George Dallam , Karen Hostetter , Michael McFadden , Daniel Bowan , Marie Pickeril , Steve McClaran (2019). FMS Corrective Intervention Improves FMS Composite Score and 1-Mile Run Time, without Concurrent Change in Hip Extension Strength, Vertical Jump or T-Shuttle Run Time, in Recreational Runners. Journal of Sports Research, 6(1): 1-8. DOI: 10.18488/journal.90.2019.61.1.8
The purpose of this research was to examine the effect of an intervention designed to improve functional movement as determined by Functional Movement Screen ™ (FMS) composite scores, one mile run time, standing isometric hip extension strength, agility T-Test time, and vertical jump in recreational runners (N=12, 7 males and 5 females; Mean Age = 49.08±15.87 yrs.; and mean weekly run volume = 15.96±21.21 miles), while normal running training load was maintained. We employed a two group (Control and Treatment) randomized experimental design. The treatment group (n=6) completed a 6 week intervention using the standard corrective methodology advocated by the FMS organization in combination with their normal run training, while the control group (n=6) continued their normal run training without additional intervention. We found a significant interaction between group and pre/post measure with a large effect sizes demonstrating improvement in the treatment group for the both the 1 mile run time (F = 5.45, p=0.042, Np2= 0.353) and the FMS composite score (F = 10.55, p=0.009, Np2= 0.513). There were no other significant interactions or meaningful effect sizes for any other dependent variable. This study supports the concept that a 6 week standard FMS intervention can result in concurrent improvements in both FMS composite score and 1 mile running performance without a concurrent change in running training load, isometric hip extension strength, vertical jump performance or t-shuttle times, in recreational runners.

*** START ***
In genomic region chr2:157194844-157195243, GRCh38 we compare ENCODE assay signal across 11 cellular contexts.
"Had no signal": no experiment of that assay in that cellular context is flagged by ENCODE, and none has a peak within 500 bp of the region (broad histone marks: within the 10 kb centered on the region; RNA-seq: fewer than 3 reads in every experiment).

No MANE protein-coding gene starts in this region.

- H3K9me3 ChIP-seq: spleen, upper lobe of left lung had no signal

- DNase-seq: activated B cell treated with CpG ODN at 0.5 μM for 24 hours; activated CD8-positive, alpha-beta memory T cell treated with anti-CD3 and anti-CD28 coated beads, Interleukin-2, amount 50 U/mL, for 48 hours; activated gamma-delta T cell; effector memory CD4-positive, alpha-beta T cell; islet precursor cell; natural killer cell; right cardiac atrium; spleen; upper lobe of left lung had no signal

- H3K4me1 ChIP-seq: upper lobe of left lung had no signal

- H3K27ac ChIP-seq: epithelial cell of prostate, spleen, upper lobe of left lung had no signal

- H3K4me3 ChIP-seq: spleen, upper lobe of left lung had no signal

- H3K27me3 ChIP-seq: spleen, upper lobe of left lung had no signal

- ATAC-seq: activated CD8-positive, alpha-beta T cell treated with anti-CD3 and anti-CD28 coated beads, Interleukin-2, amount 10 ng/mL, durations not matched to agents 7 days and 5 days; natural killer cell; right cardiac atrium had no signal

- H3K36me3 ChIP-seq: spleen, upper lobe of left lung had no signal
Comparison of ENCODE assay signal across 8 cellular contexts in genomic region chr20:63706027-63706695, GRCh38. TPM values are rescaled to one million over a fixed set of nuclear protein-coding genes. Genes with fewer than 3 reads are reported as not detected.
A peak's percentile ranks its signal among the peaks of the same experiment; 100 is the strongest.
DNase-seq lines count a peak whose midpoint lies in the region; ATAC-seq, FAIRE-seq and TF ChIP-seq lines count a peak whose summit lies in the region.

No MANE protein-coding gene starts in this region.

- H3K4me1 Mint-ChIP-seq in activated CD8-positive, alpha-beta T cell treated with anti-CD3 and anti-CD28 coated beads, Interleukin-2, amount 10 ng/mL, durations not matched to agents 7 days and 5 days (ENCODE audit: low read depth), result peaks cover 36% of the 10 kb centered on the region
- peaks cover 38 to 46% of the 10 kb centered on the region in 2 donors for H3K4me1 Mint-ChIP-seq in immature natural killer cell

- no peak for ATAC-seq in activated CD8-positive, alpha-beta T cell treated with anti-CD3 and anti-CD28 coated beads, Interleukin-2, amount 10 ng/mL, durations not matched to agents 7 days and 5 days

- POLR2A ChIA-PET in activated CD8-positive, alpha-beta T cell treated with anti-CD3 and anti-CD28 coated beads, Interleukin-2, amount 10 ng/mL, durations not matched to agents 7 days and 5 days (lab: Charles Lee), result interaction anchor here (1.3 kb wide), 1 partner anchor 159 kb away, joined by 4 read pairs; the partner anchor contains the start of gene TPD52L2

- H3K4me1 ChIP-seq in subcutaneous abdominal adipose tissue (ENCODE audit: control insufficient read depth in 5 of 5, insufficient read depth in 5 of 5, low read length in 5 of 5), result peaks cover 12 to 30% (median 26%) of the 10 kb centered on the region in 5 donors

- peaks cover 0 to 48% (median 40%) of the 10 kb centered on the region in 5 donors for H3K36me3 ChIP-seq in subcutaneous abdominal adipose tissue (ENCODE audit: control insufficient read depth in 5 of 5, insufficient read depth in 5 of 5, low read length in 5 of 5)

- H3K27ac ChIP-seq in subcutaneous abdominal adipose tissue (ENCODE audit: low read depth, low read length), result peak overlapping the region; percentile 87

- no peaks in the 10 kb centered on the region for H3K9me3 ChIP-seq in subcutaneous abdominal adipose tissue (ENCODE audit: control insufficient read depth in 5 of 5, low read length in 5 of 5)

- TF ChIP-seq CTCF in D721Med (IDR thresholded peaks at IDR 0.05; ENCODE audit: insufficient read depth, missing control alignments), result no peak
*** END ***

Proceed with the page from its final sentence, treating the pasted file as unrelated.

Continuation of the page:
This study contributes in the existing literature by being the first to examine the effect of a corrective intervention for functional movement ability on both FMS score and athletic performance (1-mile run, t-shuttle, vertical jump, hip extension strength) concurrently, while simultaneously controlling for training, in recreational runners.